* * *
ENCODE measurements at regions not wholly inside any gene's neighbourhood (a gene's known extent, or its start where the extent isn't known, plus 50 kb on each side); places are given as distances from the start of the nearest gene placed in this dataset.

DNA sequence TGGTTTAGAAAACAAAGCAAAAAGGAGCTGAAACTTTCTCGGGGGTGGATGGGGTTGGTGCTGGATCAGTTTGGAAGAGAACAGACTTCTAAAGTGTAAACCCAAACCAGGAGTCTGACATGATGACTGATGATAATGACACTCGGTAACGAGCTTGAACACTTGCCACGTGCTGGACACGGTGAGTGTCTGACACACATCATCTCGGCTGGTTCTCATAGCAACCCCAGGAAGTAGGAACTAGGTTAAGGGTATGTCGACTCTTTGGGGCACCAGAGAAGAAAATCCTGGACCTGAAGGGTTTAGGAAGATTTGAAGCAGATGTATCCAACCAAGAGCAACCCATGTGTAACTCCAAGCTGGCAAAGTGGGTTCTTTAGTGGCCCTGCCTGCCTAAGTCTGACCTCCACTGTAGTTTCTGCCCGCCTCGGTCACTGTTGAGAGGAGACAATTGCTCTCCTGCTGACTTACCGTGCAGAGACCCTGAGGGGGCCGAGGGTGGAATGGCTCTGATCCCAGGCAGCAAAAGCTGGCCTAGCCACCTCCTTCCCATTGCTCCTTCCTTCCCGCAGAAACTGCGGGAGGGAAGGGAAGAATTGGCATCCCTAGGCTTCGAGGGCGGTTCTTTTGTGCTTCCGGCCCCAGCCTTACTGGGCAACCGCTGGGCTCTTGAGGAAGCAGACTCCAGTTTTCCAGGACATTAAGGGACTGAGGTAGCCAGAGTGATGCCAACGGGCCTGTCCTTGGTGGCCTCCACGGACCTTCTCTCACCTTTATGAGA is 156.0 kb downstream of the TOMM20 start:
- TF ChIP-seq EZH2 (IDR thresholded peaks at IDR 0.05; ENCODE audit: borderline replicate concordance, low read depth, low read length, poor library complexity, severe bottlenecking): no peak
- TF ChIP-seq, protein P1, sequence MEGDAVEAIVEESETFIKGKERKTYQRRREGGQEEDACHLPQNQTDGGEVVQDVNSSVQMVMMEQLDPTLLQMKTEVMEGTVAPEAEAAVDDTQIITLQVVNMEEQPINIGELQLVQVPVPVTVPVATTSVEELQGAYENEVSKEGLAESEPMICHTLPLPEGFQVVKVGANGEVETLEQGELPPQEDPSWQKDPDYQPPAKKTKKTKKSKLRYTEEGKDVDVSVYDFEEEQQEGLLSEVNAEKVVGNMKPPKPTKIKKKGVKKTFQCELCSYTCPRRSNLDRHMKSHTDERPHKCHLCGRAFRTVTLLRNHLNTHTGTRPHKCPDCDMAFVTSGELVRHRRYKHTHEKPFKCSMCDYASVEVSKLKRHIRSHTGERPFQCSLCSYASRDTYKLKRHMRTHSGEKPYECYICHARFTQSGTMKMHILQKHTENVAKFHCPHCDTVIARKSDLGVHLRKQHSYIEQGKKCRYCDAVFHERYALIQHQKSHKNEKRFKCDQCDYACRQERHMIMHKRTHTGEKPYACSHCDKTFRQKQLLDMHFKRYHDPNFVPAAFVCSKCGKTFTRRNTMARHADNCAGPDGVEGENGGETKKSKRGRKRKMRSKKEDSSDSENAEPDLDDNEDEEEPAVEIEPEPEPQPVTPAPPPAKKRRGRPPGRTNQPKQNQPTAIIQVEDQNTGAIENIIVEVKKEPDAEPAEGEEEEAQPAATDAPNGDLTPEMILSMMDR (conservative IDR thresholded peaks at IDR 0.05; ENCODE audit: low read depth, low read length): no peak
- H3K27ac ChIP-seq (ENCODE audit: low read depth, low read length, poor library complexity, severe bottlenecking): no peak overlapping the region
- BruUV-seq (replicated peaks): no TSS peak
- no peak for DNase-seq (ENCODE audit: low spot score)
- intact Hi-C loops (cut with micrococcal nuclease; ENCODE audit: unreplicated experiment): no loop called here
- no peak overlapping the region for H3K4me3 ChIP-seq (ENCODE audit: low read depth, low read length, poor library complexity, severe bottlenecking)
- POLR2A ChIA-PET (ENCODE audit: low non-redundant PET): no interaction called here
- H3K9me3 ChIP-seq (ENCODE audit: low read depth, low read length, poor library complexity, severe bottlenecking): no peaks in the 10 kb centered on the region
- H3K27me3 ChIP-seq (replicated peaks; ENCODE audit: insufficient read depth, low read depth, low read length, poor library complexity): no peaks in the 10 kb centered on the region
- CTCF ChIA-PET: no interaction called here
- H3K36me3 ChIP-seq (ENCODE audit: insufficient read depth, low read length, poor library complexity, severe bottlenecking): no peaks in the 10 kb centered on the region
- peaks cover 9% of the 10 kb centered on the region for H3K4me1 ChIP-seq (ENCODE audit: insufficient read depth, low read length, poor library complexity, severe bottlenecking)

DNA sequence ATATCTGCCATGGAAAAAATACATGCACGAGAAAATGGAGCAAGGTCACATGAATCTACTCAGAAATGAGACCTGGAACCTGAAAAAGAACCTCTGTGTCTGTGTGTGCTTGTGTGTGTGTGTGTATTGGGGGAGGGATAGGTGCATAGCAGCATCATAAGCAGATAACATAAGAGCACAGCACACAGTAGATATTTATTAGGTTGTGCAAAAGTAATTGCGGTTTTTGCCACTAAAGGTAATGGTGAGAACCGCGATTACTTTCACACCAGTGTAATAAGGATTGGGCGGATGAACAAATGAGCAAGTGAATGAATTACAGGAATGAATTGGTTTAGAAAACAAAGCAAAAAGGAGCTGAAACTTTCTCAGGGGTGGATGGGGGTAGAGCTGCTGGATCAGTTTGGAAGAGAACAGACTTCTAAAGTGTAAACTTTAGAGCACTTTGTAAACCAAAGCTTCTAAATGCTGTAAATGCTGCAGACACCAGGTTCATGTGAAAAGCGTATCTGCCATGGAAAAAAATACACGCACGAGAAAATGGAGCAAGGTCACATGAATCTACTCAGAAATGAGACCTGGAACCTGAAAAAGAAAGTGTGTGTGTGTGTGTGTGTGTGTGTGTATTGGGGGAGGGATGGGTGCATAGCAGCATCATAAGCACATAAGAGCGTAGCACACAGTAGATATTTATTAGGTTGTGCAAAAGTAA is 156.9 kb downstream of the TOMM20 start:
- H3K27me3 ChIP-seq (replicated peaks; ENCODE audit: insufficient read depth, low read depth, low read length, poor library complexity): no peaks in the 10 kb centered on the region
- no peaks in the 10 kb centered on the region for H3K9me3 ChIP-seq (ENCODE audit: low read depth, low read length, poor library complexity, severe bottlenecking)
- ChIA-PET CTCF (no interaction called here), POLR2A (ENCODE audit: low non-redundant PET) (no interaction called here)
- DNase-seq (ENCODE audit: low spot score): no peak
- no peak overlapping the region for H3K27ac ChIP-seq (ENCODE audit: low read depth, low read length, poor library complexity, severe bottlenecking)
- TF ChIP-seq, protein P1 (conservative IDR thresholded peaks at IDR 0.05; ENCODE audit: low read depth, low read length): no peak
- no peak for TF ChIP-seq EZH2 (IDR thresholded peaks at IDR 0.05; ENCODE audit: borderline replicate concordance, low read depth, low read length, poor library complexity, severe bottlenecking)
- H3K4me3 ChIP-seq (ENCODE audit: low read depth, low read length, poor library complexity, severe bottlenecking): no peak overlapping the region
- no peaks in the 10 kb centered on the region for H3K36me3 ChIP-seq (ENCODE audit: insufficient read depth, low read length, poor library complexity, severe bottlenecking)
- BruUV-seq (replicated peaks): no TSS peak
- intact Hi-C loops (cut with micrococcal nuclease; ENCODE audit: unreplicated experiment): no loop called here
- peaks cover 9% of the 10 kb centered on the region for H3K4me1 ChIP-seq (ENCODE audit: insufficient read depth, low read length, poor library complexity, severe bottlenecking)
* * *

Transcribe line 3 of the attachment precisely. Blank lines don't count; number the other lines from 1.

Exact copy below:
- TF ChIP-seq EZH2 (IDR thresholded peaks at IDR 0.05; ENCODE audit: borderline replicate concordance, low read depth, low read length, poor library complexity, severe bottlenecking): no peak